In the aftermath of the massacres of Kalinga, haunted by the display of so many men brutally slain and the sight of so many smoldering homes and rotting corpses, Emperor Asoka decided to renounce the idea of trying to violently subjugate others, rather opting for a system of winning over the people through the observance of the laws of duty and piety; to integrate rather than destroy. He converted to Buddhism, and went about spreading this system of beliefs throughout the land, from Malaya, Ceylon and Indonesia, to Nepal, Tibet, China and Mongolia, even going so far in his desire to avoid blood that he preached vegetarianism and the avoidance of the slaughter of animals. Emperor Asoka also realized at the time that humankind was apt to use intelligence, as well as to put scientific and technological knowledge to evil use for the purpose of destruction. He vowed to create a way in which all manner of technological secrets and discoveries of mankind would be kept protected from the gaze of those who would use them for the purposes of annihilation and death, in order to protect mankind from those who would use scientific knowledge to put it into peril and bring about the downfall of all society.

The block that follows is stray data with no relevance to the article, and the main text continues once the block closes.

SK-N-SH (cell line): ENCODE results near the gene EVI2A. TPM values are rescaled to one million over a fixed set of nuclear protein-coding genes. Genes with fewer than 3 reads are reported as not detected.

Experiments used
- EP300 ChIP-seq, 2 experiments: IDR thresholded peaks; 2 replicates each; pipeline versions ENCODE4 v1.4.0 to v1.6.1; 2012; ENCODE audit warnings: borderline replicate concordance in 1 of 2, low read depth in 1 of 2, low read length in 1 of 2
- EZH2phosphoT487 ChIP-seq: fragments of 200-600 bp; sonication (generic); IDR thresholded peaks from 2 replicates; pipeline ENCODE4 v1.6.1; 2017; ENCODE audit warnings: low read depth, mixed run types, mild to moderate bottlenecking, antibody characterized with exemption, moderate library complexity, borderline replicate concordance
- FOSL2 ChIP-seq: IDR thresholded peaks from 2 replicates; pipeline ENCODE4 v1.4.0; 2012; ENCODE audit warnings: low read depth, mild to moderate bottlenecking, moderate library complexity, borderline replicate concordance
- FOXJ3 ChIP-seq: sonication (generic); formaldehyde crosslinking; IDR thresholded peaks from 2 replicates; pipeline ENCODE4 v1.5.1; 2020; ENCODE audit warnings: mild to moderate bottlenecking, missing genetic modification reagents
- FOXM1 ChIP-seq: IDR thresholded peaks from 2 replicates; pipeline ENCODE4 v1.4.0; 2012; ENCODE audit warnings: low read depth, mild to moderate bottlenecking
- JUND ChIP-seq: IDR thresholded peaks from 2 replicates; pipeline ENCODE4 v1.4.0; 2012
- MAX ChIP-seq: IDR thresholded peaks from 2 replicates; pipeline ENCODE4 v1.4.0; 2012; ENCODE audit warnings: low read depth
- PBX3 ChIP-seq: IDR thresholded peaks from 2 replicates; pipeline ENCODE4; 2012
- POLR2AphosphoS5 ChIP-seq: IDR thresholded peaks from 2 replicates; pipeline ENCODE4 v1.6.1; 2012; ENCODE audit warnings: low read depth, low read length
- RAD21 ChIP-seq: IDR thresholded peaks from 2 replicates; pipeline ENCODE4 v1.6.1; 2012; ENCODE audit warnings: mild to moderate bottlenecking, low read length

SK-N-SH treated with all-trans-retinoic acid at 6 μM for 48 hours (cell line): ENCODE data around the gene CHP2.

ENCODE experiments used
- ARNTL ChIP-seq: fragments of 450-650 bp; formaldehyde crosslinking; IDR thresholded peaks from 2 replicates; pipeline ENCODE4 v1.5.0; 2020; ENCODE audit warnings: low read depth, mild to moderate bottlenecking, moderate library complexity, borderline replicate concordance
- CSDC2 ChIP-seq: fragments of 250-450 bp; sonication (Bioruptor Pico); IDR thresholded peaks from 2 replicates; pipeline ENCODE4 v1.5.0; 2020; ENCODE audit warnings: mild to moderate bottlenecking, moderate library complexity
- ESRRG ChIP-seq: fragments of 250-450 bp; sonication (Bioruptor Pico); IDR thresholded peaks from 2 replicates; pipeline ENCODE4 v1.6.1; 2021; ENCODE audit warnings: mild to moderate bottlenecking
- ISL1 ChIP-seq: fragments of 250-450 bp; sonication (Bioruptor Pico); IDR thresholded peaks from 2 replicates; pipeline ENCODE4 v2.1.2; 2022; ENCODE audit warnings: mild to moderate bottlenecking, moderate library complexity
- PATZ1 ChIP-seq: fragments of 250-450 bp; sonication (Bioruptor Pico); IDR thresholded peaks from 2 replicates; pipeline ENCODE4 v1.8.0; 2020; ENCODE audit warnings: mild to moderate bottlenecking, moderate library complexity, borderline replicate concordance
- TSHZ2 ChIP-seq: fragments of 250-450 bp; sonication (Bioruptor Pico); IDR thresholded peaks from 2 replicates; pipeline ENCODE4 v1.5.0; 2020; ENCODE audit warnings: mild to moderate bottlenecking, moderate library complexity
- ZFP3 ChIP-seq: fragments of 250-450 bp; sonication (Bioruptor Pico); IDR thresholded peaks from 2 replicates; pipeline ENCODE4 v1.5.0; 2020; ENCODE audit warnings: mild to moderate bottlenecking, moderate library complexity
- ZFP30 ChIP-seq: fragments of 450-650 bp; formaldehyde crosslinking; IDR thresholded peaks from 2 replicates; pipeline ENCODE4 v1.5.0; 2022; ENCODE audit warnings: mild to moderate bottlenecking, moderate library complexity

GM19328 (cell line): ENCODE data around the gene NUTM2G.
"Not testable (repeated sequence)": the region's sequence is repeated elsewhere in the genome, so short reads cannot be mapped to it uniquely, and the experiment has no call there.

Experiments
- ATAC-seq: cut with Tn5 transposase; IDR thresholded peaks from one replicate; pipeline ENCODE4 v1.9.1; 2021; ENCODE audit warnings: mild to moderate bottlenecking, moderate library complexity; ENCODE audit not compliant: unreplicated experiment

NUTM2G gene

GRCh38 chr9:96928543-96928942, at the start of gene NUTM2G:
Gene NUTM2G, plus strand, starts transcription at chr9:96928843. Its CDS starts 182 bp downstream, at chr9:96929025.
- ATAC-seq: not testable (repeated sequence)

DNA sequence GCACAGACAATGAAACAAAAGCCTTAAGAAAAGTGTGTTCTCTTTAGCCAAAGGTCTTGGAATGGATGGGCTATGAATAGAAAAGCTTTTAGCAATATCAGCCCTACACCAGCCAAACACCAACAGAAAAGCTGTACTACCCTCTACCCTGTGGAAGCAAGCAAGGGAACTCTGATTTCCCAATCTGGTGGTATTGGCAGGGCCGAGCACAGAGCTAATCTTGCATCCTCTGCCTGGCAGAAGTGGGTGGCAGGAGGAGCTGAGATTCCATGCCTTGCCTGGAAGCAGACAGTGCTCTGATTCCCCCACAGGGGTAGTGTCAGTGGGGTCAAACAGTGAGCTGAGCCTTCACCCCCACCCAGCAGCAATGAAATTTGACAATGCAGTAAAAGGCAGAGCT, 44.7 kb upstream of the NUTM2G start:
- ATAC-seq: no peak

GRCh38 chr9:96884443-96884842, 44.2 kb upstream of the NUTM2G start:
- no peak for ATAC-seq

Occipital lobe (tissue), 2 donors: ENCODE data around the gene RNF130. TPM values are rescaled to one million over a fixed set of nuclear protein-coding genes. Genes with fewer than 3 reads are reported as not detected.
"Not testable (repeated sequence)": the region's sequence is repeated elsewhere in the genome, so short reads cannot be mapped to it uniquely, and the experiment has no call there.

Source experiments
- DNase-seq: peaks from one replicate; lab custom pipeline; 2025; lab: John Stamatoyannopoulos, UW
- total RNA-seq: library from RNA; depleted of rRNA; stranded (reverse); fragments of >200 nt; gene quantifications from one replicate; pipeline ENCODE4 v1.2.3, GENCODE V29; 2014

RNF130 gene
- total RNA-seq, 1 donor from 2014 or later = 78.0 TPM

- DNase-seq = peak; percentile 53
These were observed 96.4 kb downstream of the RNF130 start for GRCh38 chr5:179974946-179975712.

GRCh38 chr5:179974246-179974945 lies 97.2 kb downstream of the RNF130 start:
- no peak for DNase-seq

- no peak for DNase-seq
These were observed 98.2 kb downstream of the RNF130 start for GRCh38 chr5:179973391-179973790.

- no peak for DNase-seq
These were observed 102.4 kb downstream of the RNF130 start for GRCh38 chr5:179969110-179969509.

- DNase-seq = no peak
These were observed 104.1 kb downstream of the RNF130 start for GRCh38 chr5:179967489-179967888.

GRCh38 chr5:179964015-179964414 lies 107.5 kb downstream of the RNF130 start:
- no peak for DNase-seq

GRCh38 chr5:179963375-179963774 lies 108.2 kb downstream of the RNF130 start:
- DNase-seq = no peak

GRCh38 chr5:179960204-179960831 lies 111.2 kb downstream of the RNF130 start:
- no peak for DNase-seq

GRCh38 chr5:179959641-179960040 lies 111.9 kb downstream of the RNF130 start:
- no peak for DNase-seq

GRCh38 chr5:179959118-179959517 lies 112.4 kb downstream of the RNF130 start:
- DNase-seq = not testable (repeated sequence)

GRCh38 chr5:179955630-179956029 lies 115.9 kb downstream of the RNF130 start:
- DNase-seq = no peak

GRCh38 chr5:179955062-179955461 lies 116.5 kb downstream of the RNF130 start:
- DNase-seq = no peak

To this end, he formed a secret society tasked with keeping the accumulated knowledge which could be used for destruction safe from those who would misuse it, and to further pursue research and knowledge that would benefit mankind instead of destroy it. It was Emperor Asoka’s desire that all new technology be hidden away forever from those who would use it to nefarious ends. Thus was the Nine Unknown Men born. Nine trusted disciples of science were chosen and each entrusted with a book containing all of mankind’s accumulated and ever growing knowledge in a certain field, which the holder of the book would add to, revise and perfect, and this duty would be passed down to the select chosen throughout the ensuing centuries. Some accounts even go as far as to suggest The Nine have unlocked the secrets of immortality and retain their position for eternity. There were to always be nine of them, no more and no less, and they were to remain obscured from the world at large and to avoid any and all dealings with politics or mainstream science, instead opting to remain hidden in the shadows. In order to conceal their communications, the Nine Unknown Men were said to speak in a synthetic language of their own devising and which was incomprehensible to anyone but themselves. They would serve as keepers and guardians of this hidden knowledge contained within the ever expanding books and observers of the world around them, to witness the rise and fall of whole civilizations yet to never interfere or play an active role in any of it except perhaps in times when mankind was in dire need of help.